CPEC and the Silk Road Rail Network

Reliable freight routes will help Pakistan and neighbouring countries cut transportation costs, save time and ease mobility.

By Yasir Habib Khan

If CPEC is handled carefully and Pakistan is able to use it to its advantage, there is a fortune to be made in trade and the industrial market through one of its lesser known projects. This is the Silk Road Rail Network (SSRN), also known as the Eurasian Rail Project or Eurasian trans-continental rail transport network. It is meant to link Pakistan to Eurasian countries; including Myanmar, Bangladesh, India, Turkey and Germany as part of China’s Belt and Road Initiative (BRI). This massive overland railroad which will stretch from Myanmar to Germany only exists on paper today, but it is highly likely that it will see the light of day soon as the practical and theoretical issues associated with it have been smoothed out.

Robust and reliable freight routes will help cut transportation cost, save time and ease mobility. China and the Eurasian countries, which include Pakistan, will be able to exploit the SRRN and rejuvenate their economies and change the fate of the entire Eurasian landmass. 80 percent of global trade is currently executed through sea due to a lack of rail networks across the world. Once the SRRN is completed, global trade will be revolutionised. China Railways has already published its master plan for the SRRN, outlining all emerging rail routes. The railway will start at Kunming, the capital of China’s western Yunnan province and connect Myanmar, Bangladesh, India, Pakistan, Iran and Turkey before ending in the heart of Europe at Hamburg.

However, this project does not include the 1800 kilometre long rail line between Pakistan and China, which is specifically a part of CPEC. The SRRN is part of the Silk Road Train. There is already optimism regarding this plan, because freight trains have already journeyed from China to Europe in the recent past. 7500 mile long rail links are already operating within Suzhou, a major city in the South Eastern Jiangsu province, which leads to Warsaw.

"80 percent of global trade is currently executed through sea due to a lack of rail networks across the world. Once the SRRN is complete, global trade will be revolutionised. China Railways has already published its master plan for the SRRN, outlining all emerging rail routes. The railway will start at Kunming, the capital of China’s western Yunnan province and connect Myanmar, Bangladesh, India, Pakistan, Iran and Turkey before ending in the heart of Europe at Hamburg"

There are also railways which go from Lianygang to Rotterdam, Chengdu to Lodz, Chongqing to Duisburg, Yiwu to Madrid and Zhengzhou to Hamburg. Currently, these trains move along one of two main routes: either they go north from China to link with Russias Trans-Siberian network or they travel west across Kazakhstan and feed into the Trans-Siberian at Yekaterinburg which divides Europe and Asia.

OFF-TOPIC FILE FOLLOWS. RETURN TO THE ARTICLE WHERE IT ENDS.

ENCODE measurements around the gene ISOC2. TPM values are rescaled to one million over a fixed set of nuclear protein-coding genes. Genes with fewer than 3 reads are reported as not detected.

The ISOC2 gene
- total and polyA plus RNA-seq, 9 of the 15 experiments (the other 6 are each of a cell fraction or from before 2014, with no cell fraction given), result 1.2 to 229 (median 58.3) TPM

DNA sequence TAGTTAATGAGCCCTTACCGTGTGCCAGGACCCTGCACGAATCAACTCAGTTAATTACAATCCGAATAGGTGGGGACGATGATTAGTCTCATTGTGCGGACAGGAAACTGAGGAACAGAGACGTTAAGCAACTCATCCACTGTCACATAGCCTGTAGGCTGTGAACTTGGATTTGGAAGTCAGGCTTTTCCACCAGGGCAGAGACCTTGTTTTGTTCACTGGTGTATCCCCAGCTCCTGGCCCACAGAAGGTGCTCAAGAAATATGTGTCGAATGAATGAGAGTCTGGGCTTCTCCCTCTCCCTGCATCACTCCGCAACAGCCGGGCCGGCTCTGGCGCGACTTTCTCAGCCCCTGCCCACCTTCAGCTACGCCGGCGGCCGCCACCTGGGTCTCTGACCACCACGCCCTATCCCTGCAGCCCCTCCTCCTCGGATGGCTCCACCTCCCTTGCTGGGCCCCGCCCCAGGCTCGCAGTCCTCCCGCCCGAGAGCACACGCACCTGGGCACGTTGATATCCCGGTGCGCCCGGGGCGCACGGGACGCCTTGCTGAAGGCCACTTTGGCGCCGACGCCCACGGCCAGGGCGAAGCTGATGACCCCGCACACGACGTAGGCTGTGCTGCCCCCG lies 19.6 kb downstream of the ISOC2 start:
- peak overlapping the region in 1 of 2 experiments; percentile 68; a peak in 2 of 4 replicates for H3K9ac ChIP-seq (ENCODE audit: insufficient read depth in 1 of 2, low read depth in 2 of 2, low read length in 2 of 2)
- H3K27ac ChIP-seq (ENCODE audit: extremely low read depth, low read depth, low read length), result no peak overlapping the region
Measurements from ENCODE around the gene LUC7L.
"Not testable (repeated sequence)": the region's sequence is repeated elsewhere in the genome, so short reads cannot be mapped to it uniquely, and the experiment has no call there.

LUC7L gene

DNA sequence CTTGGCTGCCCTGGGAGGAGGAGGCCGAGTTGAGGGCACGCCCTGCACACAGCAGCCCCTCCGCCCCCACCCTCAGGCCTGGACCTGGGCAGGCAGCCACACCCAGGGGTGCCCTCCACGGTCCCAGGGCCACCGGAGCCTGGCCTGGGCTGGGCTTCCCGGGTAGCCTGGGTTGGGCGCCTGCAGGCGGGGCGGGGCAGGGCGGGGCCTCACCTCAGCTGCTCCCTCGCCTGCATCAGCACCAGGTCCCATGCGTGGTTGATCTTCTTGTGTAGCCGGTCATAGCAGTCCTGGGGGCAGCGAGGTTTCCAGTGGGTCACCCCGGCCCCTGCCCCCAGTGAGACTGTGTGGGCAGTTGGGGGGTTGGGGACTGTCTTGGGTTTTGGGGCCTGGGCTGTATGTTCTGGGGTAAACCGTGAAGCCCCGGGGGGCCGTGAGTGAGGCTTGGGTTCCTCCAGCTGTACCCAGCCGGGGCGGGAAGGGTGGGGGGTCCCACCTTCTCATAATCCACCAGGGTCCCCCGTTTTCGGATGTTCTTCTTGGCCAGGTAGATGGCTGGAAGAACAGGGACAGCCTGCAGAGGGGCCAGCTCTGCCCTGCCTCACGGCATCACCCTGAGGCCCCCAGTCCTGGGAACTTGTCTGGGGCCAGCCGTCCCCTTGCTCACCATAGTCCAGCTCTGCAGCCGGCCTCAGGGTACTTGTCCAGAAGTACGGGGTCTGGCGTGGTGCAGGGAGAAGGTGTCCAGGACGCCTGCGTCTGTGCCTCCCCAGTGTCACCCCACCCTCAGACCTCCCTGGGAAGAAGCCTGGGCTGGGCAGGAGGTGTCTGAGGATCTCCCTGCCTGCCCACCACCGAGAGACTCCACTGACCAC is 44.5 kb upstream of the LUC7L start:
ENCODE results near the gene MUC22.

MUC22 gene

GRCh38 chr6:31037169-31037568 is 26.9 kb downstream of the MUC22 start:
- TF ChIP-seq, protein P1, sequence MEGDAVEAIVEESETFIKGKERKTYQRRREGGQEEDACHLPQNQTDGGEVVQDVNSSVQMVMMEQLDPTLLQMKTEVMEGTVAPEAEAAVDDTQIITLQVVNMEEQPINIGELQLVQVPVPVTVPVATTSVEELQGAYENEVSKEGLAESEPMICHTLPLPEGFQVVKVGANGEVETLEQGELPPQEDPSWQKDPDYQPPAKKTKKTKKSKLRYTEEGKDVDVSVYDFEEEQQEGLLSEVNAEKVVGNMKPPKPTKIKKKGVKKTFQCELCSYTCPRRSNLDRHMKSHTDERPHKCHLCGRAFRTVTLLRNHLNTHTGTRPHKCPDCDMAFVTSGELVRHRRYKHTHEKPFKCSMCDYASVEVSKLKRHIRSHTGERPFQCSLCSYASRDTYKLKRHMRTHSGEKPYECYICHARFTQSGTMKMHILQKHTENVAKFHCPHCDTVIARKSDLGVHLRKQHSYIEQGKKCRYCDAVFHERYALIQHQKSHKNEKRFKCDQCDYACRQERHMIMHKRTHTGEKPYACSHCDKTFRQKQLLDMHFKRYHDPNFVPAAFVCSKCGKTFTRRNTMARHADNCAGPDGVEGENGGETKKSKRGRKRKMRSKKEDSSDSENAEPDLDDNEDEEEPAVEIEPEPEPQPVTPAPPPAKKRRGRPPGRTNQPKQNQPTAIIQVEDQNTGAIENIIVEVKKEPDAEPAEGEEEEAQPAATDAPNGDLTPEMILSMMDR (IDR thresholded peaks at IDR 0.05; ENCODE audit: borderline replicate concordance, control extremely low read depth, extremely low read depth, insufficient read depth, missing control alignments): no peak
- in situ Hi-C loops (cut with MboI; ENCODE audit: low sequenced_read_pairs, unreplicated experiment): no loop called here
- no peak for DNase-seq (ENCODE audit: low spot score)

After the China-Madrid rail connection, the China-London route has been gaining traction. This is the second longest rail route conceived in history. It journeyed from China to the UK, reaching Barking’s Eurohub freight terminal in London in January 2017. The train is famous by the name of ‘East Wind’, getting its inspiration from Chairman Mao who once claimed that “The East Wind shall prevail over the West.” This train made London the fifteenth European city with direct rail links to China. Last month, the first freight train set off from Standord-le-Hope, Essec for Yiwu in Zhejiang province, China. As Brexit looms, British Prime Minister Theresa May is likely hoping trade ties between the UK and China continue to improve.The train starts its journey from Zhengzhou, which is located on the southern banks of the Yellow River. Once it was known as one of the eight ancient capitals of China, home to the famous Shaolin Monastery. Being a leading national railway hub, it has easy access to Beijing and some other regions by high speed train.

 

Passing through Baoji, Tianshui, Lanzhou and Zhanye, renowned cities for China huge industrial belt, it reaches at Xinjiang, old route of Silk Road trade that linked to Middle East. This ancient route’ footprints may be found easily by moving into its traditional open-air bazaars of the oasis cities of Hotan and Kashgar. Making headways, train has a route of the old Kazakh capital Almaty, and Astana, Kazakhstan’s modern capital. After penetrating into Russia, train accesses to Yekaterinburg, Russia’s fourth-largest city. It is place of Ural mountain range considered as the boundary between Europe and Asia.

Before The Silk Road Rail Network made the world sit up and take notice, some initiatives had taken shape in form of “The Trans-Siberian”. After this, various rail routes came into play between East and West. As a major part of the Silk Road Economic Belt, the overland segment of China’s BRI, direct cargo trains are frequently moving between China and Europe.

 

Yasir Habib Khan

Published in Daily Times, December 23rd 2017.